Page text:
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January 20, 2013, Sunday

Parties without politics

The head prosecutor of the Supreme Court of Appeals has drafted a bold statement in which he expresses his view on the murder of Hrant Dink.

In the statement issued in respect to the judgment by the Istanbul 14th High Criminal Court on the 19 suspects in the case, he referred to a deeply-rooted clandestine organization. He said: “It is obvious that the act cannot be considered simple murder and that the acts referred to in the file hold purposes to destroy the unity and integrity of the state, to undermine authority and public order in order to create chaos, turmoil and disorder, to lay the ground for unrest and to put the state into a delicate position in the international arena. As the content of the file suggests, the murder of Fırat [Hrant] Dink on Jan. 19, 2007, for no other reason than because he was of another religion and nationality should be considered a systematic act committed by an organized group to undermine the unity of the state.”

The expression of this view should be seen as a big step forward in addressing the propaganda suggesting that there was no organized group, but only some violent kids, who committed this crime. There is a certain attitude we have been observing in many issues in Turkey in recent times. First, a state of denial takes place to protect the suspected individuals, groups or organizations, suggesting that there was no such incident or crime at all. If this does not work, plan B is implemented; in this phase, it is suggested that there might be such an initiative or crime, but there is no evidence to substantiate it. In this way, the whole process is undermined. Recall the Balyoz and Ergenekon cases. The pro-guardianship circles, which have denied the existence memorandum allegedly drafted by Colonel Dursun Çiçek, have further argued that the original draft of the document was never identified and that the document’s signature was fabricated by a device. They were appalled when the original document was presented. Those who argued that the documents the prosecutor held in respect to the Balyoz (Sledgehammer) coup plan were not authentic were still denying the facts when the original documents were seized in the secret sections of the Gölcük Naval Command’s intelligence unit. They attempted to mislead the people by arguing that the gangs planted these documents in these secret sections. They are still trying to rescue the junta figures by relying on the argument that there was a coup plan, but no evidence to prove it.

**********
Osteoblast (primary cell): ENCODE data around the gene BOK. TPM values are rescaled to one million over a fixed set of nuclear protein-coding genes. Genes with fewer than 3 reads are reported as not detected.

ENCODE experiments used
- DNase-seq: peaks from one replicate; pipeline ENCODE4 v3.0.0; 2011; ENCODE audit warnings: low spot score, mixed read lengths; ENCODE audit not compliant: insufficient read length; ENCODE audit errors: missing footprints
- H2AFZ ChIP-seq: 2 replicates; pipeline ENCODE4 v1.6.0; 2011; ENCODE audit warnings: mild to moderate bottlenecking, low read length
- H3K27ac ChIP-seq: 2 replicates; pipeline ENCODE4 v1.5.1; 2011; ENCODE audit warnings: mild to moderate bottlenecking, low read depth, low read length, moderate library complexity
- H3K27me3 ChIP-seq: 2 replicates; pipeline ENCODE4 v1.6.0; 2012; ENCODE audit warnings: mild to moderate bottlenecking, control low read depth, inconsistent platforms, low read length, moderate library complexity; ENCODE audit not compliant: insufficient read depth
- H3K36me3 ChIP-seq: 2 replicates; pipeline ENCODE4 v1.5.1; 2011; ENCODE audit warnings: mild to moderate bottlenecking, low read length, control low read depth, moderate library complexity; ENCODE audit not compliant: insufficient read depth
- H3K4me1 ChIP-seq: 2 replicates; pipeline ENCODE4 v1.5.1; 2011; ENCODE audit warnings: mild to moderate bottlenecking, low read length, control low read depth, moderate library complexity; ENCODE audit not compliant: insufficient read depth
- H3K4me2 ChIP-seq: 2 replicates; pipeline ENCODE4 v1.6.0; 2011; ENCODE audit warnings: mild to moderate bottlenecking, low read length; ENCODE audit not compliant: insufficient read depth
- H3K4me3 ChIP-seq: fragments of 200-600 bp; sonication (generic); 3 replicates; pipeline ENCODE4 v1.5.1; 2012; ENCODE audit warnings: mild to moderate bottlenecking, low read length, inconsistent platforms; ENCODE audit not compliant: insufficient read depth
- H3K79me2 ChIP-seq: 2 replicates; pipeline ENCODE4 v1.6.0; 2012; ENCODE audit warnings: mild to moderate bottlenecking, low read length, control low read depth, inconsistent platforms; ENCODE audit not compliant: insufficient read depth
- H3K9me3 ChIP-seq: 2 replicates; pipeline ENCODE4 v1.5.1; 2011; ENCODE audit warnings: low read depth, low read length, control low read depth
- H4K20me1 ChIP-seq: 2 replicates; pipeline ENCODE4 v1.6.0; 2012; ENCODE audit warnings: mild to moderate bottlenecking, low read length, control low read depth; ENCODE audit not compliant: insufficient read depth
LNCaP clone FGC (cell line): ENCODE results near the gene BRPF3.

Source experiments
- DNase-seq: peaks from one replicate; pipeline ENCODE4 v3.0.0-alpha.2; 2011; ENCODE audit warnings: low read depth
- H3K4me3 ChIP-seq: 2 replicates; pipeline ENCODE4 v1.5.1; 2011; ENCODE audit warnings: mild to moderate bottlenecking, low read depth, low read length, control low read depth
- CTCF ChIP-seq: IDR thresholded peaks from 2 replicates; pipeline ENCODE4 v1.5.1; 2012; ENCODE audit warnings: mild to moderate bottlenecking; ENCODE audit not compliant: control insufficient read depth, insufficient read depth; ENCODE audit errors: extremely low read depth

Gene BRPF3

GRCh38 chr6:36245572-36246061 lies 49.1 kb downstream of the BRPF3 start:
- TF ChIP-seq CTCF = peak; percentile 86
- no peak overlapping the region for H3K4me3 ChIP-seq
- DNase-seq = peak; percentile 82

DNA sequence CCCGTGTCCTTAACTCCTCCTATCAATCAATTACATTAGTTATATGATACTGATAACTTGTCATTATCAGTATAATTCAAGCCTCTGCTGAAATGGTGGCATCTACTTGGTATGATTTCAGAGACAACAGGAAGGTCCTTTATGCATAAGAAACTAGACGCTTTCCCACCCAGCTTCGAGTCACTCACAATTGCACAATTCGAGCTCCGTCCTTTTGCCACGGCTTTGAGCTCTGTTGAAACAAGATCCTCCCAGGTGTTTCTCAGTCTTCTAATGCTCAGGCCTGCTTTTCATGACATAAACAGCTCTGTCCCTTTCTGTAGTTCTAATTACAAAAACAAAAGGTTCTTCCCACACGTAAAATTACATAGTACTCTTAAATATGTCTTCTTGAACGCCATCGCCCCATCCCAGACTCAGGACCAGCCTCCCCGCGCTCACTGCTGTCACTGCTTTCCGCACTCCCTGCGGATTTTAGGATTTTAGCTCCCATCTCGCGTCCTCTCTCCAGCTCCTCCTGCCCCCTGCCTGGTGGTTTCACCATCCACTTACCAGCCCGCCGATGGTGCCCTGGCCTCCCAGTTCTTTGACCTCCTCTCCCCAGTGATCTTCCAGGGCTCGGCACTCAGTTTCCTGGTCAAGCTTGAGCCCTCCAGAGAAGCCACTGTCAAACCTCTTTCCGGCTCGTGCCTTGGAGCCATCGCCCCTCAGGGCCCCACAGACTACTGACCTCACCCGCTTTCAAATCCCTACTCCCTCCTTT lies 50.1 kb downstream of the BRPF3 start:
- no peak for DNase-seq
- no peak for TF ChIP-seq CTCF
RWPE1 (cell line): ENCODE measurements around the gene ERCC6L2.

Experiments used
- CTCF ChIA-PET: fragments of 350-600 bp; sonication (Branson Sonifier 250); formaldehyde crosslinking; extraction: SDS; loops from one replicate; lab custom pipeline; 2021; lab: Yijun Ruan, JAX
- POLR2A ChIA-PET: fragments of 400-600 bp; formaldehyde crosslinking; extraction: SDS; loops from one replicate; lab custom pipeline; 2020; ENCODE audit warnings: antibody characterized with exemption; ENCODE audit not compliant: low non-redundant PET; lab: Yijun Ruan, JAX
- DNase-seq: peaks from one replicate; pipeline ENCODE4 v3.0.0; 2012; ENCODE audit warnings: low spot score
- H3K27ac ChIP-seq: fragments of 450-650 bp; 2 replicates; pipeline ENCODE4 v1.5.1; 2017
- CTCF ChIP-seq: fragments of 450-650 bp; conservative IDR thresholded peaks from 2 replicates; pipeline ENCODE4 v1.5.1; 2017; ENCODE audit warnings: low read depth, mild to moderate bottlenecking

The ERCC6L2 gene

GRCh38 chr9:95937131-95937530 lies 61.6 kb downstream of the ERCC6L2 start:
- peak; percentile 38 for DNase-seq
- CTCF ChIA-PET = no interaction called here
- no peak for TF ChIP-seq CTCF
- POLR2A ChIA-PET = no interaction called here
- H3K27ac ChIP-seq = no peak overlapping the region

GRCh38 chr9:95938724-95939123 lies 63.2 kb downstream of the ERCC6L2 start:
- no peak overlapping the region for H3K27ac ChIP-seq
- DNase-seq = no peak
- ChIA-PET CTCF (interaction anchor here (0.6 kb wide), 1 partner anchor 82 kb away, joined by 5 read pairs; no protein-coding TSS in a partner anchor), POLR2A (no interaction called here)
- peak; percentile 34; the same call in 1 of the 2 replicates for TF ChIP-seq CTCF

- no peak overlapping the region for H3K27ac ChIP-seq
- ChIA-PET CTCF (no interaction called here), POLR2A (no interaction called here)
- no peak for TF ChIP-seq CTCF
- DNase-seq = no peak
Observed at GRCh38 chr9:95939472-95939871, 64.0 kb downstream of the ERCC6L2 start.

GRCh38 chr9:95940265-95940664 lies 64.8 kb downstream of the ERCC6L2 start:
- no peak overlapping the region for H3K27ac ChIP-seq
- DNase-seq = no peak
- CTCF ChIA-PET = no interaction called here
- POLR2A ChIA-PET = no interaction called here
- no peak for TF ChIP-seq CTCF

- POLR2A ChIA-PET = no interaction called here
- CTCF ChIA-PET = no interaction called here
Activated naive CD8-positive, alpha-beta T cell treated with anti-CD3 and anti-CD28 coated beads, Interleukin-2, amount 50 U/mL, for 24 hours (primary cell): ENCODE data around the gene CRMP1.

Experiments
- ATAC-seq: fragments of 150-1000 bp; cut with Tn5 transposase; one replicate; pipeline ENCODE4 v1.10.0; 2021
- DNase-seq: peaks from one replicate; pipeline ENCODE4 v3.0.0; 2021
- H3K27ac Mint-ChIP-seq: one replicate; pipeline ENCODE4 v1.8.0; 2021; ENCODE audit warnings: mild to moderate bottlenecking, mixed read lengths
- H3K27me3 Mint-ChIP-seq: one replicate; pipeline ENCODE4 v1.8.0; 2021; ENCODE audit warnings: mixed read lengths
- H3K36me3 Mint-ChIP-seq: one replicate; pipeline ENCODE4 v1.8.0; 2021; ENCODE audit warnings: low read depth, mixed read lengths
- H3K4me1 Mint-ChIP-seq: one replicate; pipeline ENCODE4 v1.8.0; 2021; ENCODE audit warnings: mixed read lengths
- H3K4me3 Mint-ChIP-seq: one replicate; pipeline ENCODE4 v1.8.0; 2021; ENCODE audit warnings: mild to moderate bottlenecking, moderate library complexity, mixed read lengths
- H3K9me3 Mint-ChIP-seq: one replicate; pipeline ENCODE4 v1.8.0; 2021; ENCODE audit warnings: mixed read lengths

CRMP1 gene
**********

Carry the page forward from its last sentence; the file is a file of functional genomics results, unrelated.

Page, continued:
This style of discourse and action has been appreciated and promoted by some circles in the society and is also prevalent in politics. Not doing much but acting like you are doing much is politically less risky and viewed as a reasonable approach.

In reaction to the AK Party’s decision to hold negotiations with İmralı, Nationalist Movement Party (MHP) leader Devlet Bahçeli has paid a visit to former Chief of the General Staff İlker Başbuğ and general Engin Alan, who are being held in Silivri Prison as suspects in the Ergenekon case. The MHP chair is trying to take a political stance that does not fit into the history of such a deeply rooted party. What is this? Like it or not, the MHP is an action-based movement -- it cannot exist without action. Bahçeli’s stance is an indicator of the fact that the MHP has become extremely inactive and is being used by pro-junta figures to justify their own actions. The “rallies of justice” that Republican People’s Party (CHP) leader Kemal Kılıçdaroğlu sponsored to prevent the conclusion of the Ergenekon and Balyoz processes are also the result of this inaction and lack of political stance. The AK Party is also tempted by the appeal of this discourse indicating a non-political stance, which is paralyzing its reformist mind and leading it to try and impose the presidential system on the country without any further discussion. Circles of guardianship do not disappear completely in a country that does not democratize. Unless we get rid of the vicious cycle of parties without politics, we will not be able to offer realistic solutions to the existing problems.

Previous articles of the columnist